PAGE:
Advantageously, the readings on meter 113 indicative of the four categories of conductor pair conditions considered, lend themselves to a simple indexing. Thus, since the current magnitudes for these conditions range in graded steps from zero to a maximum value, the meter 113 may be calibrated to indicate 0 (open), 11" (reversed), G (good), and S (short), in that order in view of the current levels considered in the foregoing. The potentiometer 114 is used to adjust the meter for the varying resistance introduced by varying cable lengths. Circuit means are also readily devisable by one skilled in the art in which conductor pair conditions are visually indicated other than by a meter. Indicator lights, for example, could be provided, each responsive to a different current level, for marking the conductor pair conditions. The test circuit 100 may be further modified for particular test applications within the principles of this invention. Although a plurality of multipled receptacle pairs are shown and described, a single pair of all-purpose receptacles may be found convenient where the scope of the tests permit. What has been described is thus to be considered only one specific embodiment of this invention and various other arrangements may also be devised by one skilled in the art without departing from the spirit and scope thereof as defined by the accompanying claims.

What 1 claim is:

1. An electrical test circuit comprising a first test bridging circuit adapted to bridge one end of a conductor pair, said first bridging circuit and said one end of said conductor pair each having electrical terminal means for completing a conducting path including the ends of said first bridging circuit and the one ends of the conductors of said conductor pair, respectively, said first bridging circuit comprising a source of potential, a first diode having a first resistance when forward biased and a second resistance when reverse biased, and current level sensing means; and a second test bridging circuit adapted to bridge the other end of said conductor pair, said second bridging circuit and said other end of said conductor pair having electrical terminal means for completing a conducting path including the ends of said second bridging circuit and the other ends of the conductors of said conductor pair corresponding to said one ends of said conductor pair, respectively, said second bridging circuit comprising a second diode also having a first resistance when forward biasedand a second resistance when reverse biased, said first and second bridging circuit and said conductor pair defining a first electrical circuit having a current present therein having levels as determined by the continuity of said conductor pair when said first and second diodes are forward biased and the reversal of said conductor pair when said second diode is reverse biased, said first bridging circuit and portions of said conductor pair defining a second electrical circuit shunting said second diode having a current present therein having a level as determined by the presence of a short between the conductors of said conductor. pair.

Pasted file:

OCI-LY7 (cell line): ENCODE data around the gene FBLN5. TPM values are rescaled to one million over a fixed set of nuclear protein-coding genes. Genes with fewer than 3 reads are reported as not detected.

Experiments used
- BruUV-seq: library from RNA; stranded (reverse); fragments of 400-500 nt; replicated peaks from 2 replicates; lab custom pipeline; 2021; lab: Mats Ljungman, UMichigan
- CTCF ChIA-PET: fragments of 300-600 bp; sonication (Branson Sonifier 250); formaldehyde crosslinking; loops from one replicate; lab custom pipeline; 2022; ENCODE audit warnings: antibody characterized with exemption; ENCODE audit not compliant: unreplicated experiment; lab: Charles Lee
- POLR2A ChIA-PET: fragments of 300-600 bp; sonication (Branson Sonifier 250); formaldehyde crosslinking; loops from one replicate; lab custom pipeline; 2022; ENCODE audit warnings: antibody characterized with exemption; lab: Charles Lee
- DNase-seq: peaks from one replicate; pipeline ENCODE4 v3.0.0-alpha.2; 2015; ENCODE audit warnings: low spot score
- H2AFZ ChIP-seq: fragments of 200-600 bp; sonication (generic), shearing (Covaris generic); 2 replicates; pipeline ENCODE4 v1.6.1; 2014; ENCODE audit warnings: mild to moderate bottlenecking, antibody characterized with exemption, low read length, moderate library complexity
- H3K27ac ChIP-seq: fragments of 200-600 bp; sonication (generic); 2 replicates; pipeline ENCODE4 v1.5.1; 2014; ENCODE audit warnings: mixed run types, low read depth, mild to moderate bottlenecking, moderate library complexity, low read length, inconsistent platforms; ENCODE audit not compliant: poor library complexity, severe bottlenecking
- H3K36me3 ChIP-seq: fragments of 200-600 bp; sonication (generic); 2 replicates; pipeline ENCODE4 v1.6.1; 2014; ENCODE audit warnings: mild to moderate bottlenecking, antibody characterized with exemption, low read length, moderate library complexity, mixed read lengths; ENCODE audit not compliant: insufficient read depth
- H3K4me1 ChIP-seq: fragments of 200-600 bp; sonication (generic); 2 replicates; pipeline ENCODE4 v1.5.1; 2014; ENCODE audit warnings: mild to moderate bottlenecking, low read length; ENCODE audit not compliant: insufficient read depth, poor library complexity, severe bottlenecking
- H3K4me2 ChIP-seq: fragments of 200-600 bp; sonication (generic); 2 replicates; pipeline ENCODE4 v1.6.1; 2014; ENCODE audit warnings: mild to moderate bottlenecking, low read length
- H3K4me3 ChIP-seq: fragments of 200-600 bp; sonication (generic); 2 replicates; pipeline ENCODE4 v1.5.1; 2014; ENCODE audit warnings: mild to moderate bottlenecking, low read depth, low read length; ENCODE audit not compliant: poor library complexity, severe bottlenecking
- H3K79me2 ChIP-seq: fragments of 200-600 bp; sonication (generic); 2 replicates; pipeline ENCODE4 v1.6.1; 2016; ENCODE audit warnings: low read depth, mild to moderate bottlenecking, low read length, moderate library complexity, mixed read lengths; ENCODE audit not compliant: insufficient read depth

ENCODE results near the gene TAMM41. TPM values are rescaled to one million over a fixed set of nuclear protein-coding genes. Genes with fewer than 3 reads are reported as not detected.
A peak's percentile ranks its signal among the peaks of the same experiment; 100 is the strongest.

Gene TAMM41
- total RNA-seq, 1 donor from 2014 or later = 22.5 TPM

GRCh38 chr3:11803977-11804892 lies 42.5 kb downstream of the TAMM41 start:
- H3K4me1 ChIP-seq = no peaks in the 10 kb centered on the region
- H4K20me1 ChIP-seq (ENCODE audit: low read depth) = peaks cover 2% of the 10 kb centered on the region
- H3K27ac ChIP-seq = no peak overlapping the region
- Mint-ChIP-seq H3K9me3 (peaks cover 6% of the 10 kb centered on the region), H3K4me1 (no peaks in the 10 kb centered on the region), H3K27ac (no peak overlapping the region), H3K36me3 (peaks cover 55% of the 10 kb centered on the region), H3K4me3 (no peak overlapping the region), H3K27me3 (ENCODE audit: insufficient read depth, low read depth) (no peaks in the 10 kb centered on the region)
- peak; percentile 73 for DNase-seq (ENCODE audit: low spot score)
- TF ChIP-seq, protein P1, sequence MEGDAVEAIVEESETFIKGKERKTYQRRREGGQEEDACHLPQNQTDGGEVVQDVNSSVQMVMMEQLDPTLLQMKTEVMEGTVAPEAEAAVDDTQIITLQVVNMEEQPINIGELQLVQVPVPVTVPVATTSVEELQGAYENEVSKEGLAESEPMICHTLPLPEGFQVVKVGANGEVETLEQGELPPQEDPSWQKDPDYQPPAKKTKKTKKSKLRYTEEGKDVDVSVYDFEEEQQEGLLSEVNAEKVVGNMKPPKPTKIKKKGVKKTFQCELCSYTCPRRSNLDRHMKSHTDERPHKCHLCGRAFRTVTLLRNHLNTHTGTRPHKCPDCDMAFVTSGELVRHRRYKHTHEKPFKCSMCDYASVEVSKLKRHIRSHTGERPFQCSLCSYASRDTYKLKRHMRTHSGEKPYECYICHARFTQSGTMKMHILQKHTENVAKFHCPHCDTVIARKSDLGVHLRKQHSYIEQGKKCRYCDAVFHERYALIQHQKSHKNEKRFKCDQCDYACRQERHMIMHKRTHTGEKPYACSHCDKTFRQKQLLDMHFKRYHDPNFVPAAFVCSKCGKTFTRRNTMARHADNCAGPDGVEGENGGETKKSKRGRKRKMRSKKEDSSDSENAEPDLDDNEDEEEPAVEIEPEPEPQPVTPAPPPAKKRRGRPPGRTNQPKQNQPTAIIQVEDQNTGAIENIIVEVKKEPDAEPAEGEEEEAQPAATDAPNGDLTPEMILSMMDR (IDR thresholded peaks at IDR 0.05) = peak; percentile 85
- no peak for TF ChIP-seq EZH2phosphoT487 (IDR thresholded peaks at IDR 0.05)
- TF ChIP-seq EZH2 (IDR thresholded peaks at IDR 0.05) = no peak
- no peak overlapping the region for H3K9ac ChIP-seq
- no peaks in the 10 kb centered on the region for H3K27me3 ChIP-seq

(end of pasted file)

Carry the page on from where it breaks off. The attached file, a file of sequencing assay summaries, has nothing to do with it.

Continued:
2. An electrical test circuit as claimed in claim 1 in which said first test bridging circuit also comprises potentiometer means for calibrating said current level sensing means.

3. An electrical test circuit as claimed in claim 2 in which said current level sensing means comprises an ammeter means.